There in the yellow light a pride of lions padded up out of a streambed, intent on a herd of grazing zebras; a lone hyena, big shouldered and narrow hipped, maneuvered among skittish warthogs; and a pair of cheetahs sat alert in tall grass, almost invisible as they scrutinized a hundred Thomson's gazelles with professional interest. Sharp-eyed vultures surveyed the morning from above, wheeling through white salt clouds whipped up from Lake Magadi.
The night belonged to the animals, but morning brought people down into the crater—Maasai to water and browse their hundreds of cattle, biologists to study the rhythms of life among elephants and lions, tourists to ogle the Maasai herders and the varied wildlife for which this part of East Africa is justifiably famous. People, wildlife, and livestock all converged here on a typical day, living in a workable—but inevitably wary—coexistence.
The first cattle appeared about eight o'clock, inching in single file down the steep, narrow track to the crater floor, urged along by a Maasai warrior named Moma, who would walk for 12 hours with his herd on this long day. A red cumulus of dust marked Moma's progress down the escarpment trail; he made a melody of clanging cowbells, singing, and urgent whistling, which grew louder as he trudged into view, first to arrive on the crater floor. Like most Maasai, he was lean from a meager diet and much walking, and he looked like a biblical prophet in his dusty sandals and red toga, which billowed and flapped in the cold wind. He carried a long spear in one hand as he whistled his herd of 80 down to the spring, left them guzzling there, and strode over to take his measure of the pasty looking tourists who had just arrived in the crater, the first of hundreds who would spend the day there.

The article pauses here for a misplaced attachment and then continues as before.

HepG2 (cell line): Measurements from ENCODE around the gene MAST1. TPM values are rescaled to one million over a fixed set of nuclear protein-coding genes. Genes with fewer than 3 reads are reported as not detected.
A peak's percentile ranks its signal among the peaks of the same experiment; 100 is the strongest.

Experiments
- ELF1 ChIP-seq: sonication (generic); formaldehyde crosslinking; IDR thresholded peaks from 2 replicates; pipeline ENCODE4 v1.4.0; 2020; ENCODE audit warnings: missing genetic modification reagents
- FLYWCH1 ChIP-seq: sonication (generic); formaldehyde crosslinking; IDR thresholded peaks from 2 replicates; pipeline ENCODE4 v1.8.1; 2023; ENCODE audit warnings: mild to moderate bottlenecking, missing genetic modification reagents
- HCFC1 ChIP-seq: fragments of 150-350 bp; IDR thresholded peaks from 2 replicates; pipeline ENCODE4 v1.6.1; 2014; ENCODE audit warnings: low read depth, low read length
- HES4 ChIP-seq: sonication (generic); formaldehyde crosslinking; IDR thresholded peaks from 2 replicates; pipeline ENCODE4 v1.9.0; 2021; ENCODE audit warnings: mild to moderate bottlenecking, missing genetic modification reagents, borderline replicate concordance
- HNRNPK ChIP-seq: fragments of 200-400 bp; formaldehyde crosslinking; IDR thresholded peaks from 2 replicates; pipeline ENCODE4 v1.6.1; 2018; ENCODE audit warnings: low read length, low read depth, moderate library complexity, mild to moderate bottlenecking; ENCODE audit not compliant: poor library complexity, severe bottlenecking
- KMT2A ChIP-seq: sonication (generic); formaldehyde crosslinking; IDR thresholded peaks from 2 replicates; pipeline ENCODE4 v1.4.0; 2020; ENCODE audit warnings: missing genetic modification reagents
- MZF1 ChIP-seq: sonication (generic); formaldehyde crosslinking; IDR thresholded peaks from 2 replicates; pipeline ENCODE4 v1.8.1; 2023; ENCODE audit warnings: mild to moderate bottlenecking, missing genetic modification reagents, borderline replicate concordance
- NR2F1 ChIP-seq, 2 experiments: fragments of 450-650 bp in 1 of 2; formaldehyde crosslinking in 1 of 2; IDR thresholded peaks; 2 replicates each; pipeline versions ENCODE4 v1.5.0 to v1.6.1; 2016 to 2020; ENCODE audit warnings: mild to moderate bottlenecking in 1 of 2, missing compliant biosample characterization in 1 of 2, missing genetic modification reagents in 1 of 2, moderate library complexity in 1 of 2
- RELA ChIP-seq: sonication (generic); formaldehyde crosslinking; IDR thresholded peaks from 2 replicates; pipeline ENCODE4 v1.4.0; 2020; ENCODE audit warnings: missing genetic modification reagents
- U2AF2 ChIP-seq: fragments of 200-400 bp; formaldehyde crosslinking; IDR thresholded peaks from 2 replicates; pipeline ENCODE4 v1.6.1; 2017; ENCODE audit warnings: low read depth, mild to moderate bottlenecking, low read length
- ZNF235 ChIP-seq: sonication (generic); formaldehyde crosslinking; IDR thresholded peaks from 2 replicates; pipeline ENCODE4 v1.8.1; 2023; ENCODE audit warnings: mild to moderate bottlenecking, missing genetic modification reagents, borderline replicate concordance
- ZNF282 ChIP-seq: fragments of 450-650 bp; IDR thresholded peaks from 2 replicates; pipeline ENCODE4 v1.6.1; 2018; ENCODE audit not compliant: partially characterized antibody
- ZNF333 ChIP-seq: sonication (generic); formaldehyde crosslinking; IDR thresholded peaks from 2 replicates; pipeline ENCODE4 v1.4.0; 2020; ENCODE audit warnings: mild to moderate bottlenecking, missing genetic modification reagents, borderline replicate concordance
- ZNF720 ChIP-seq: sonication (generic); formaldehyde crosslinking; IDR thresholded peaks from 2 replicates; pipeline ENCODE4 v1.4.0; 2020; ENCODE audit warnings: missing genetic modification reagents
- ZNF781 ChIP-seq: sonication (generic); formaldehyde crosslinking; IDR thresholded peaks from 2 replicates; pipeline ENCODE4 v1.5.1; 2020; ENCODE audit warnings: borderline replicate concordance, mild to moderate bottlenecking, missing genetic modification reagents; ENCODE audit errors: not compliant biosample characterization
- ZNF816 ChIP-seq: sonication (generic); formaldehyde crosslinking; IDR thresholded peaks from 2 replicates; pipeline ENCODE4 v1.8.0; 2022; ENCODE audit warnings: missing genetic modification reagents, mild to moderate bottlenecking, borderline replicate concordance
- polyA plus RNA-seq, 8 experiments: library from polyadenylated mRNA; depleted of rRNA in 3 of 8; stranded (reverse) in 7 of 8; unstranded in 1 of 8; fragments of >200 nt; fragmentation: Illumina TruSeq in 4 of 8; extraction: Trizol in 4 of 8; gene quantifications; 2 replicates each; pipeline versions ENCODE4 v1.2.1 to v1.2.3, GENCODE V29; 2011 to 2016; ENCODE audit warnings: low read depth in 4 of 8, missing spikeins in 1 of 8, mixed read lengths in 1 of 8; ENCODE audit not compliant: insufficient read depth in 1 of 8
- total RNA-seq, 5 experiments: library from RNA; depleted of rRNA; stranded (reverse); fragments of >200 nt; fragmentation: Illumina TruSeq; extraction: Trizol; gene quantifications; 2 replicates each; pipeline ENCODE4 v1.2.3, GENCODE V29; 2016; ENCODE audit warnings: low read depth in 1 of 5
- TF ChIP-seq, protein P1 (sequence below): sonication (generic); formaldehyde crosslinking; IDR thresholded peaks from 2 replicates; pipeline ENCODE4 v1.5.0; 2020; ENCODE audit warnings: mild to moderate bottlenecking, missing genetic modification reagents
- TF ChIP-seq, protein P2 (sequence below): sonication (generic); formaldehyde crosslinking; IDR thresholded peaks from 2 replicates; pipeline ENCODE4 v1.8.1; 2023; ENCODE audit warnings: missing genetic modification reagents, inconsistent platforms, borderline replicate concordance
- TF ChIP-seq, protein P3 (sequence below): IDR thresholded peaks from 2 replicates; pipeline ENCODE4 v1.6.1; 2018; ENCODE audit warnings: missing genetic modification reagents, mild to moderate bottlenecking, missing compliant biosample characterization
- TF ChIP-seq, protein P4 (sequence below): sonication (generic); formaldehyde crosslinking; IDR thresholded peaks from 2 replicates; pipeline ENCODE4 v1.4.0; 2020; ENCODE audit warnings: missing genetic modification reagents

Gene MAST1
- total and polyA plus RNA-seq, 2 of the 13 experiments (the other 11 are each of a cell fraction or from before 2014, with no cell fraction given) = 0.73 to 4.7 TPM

They brandished cameras when they saw Moma, who struck a proud pose with his spear, his plaited hair bright with beads and bars of aluminum that caught the sun, his earrings dangling from pendulous lobes, his skin smeared bright with animal fat.
"Man," cried a distinctly American voice behind one of the cameras, "this looks just like a National Geographic picture!" Moma stepped over to view his own image on the camera screen and to relieve his portraitist of a thousand Tanzanian shillings (about a dollar). He collected similar sums from two other tourists.
"What would you do if a lion attacked your cows?" someone asked.